• Request a fraud alert on your credit reports: Contact all three credit bureaus to request a fraud alert, as this notifies financial institutions that pull your credit to take extra care.
  • Sign up for credit monitoring: There are various credit monitoring services that can alert you of trouble, typically before you'd find it on your own.

Take these steps if you get a robocall

If you have a telephone, which most people do, there's a good chance you have received at least one robocall this week. In addition to causing frustration, especially if you're in the middle of something important, robocalls are often designed to scam you.

Here are some of the many things you can do to protect yourself:

  • Don't answer the phone: If you suspect a robocall, it's best to hit the ignore button or let it ring. In the event that you're wrong about the caller, the person can leave a voice message or try again later.
  • Hang up the phone: If you answer a robocall and begin to hear a recorded message, such as a sales pitch, don't wait to hang up. Unless you have given the company written permission, it's illegal for them to call you. Even so, this alone is not enough to stop robocalls.
  • Don't press any number: It sounds like a good idea to press zero for an operator, but this is actually a mistake. Telling a live person to remove you from their list is not going to do anything. In fact, it's more likely to lead to an influx of robocalls in the near future.
  • Contact your phone provider: Most providers are able to block a number for you for free. You may even be able to do this yourself from your cellphone or online account. The only issue with this is that many robocallers change their information, thus allowing them to get in touch with you despite the block.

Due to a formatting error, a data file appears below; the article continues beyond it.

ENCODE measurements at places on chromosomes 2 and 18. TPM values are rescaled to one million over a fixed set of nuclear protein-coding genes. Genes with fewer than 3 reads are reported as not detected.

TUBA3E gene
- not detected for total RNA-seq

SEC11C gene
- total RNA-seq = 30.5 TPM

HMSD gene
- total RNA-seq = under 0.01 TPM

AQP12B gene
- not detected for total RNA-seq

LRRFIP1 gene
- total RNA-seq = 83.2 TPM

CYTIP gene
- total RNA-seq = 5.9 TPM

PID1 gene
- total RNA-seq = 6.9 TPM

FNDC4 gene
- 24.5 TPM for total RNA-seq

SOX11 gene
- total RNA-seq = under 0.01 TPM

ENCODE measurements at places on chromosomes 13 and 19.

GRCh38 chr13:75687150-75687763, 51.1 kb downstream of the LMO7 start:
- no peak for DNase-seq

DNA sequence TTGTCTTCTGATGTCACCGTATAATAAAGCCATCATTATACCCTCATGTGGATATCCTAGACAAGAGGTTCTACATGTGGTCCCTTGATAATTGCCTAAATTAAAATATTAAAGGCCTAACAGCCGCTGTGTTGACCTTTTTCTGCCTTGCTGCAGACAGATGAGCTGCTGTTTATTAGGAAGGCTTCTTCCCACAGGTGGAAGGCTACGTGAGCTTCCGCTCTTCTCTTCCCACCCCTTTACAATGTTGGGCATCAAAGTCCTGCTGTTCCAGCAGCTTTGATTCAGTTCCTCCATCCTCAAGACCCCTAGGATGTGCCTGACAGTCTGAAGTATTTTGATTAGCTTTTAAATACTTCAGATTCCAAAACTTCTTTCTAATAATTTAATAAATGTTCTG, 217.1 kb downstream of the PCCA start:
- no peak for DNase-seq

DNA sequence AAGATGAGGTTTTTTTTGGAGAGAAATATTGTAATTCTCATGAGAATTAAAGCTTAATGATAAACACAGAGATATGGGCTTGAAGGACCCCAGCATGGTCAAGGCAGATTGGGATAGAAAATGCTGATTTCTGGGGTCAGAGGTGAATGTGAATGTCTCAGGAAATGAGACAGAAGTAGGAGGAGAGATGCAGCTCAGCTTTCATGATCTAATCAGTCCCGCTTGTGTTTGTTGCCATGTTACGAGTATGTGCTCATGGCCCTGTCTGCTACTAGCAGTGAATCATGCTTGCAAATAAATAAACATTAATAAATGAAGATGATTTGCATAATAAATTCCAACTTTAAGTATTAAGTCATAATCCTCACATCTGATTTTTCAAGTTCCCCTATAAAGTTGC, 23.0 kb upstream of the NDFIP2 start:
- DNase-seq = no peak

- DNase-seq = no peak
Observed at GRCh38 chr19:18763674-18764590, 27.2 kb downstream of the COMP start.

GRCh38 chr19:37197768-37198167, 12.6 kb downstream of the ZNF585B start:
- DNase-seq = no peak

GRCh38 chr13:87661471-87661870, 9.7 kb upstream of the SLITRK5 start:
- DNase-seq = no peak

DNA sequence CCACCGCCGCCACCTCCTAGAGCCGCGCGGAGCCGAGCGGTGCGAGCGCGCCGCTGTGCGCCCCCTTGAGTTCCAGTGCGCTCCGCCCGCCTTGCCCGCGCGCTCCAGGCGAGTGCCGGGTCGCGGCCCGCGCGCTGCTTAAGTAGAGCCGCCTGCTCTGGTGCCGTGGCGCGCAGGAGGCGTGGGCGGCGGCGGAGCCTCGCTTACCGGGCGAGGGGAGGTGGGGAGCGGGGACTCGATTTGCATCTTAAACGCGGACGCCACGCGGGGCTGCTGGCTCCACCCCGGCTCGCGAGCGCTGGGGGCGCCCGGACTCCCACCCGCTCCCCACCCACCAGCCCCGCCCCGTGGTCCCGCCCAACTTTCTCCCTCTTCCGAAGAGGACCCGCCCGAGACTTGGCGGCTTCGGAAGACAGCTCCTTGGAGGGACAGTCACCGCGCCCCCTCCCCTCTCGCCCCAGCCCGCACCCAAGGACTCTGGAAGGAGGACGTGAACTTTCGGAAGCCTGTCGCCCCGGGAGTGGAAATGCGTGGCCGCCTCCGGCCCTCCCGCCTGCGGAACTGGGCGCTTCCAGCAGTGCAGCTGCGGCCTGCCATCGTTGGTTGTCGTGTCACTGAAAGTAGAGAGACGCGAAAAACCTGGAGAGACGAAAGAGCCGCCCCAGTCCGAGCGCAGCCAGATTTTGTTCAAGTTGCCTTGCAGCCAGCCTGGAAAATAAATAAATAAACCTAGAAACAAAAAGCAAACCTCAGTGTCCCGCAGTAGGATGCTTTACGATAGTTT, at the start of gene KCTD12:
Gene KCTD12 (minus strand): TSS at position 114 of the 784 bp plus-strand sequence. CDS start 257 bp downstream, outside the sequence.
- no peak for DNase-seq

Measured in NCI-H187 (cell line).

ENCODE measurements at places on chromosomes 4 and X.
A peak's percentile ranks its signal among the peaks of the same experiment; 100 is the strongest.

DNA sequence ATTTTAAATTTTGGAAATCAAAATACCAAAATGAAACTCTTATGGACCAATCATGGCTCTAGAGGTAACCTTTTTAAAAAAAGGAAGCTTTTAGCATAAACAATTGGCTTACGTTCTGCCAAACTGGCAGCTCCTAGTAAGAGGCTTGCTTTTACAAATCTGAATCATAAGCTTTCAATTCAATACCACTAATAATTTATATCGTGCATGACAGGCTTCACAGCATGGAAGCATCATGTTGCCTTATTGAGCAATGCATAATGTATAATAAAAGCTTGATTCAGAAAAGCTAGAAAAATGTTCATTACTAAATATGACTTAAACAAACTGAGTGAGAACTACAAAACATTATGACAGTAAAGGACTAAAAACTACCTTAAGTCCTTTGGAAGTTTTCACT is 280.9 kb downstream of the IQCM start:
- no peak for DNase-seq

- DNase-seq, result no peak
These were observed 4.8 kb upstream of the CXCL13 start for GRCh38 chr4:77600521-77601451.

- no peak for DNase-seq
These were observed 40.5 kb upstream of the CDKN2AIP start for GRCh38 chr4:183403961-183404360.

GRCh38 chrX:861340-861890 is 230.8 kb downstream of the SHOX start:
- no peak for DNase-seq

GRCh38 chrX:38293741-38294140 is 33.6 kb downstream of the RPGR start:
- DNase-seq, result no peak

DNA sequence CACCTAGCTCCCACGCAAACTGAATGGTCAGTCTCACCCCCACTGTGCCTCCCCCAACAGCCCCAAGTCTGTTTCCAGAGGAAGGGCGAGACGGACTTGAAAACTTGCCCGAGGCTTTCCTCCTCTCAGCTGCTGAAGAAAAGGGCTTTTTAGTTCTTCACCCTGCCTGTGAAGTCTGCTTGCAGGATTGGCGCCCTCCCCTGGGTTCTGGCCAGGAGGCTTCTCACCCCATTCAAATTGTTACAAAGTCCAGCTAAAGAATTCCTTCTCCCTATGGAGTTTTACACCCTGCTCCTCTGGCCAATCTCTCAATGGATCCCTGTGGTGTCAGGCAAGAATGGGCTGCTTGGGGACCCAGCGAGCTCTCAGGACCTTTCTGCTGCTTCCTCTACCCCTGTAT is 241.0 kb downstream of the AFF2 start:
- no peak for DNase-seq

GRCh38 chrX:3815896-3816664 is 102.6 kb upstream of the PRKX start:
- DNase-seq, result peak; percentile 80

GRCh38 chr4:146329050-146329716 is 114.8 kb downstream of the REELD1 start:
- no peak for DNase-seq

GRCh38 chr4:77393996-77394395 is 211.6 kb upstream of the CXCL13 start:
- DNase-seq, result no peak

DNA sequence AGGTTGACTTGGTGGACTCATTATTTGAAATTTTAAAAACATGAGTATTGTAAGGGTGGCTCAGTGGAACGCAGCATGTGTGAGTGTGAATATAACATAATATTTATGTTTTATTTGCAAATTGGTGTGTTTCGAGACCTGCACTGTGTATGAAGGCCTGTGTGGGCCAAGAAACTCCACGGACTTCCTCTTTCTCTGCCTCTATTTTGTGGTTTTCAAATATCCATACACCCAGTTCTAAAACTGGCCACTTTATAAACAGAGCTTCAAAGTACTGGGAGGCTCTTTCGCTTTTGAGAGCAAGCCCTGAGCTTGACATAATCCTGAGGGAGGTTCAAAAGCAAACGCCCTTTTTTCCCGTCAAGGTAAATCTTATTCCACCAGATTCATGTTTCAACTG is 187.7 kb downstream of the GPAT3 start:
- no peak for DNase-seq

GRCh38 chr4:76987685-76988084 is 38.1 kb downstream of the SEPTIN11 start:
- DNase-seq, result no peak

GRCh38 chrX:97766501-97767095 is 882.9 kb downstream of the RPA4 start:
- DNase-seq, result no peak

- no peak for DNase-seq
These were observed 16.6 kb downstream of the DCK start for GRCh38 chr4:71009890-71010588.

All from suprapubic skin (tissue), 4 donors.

• Contact the Federal Trade Commission (FTC): You can do so online or via phone. This allows you to report the call, while also learning more about your legal rights. You may even pick up some advice for better dealing with these calls in the future.

You may soon have a year to pay off your medical debts

A United States Senator from Oregon introduced a proposed amendment to the Fair Credit Reporting Act (FCRA) on May 21. If passed, then all creditors would be required to wait one-year before adding any patient's medical debts to their consumer credit report. The Medical Debt Relief Act of 2019, would also require creditors to remove settled or paid debts from their credit reports as well.

The same legislator that is proposing this bill had previously introduced a 180-day waiting period under the Medical Debt Relief Act back in 2018.

Get Answers To Your Questions

Contact the Consumer Justice Center. Tommy Lyons can speak with you in a free initial consultation arranged at 800-556-6752, toll free, or by email from wherever you are in the U.S.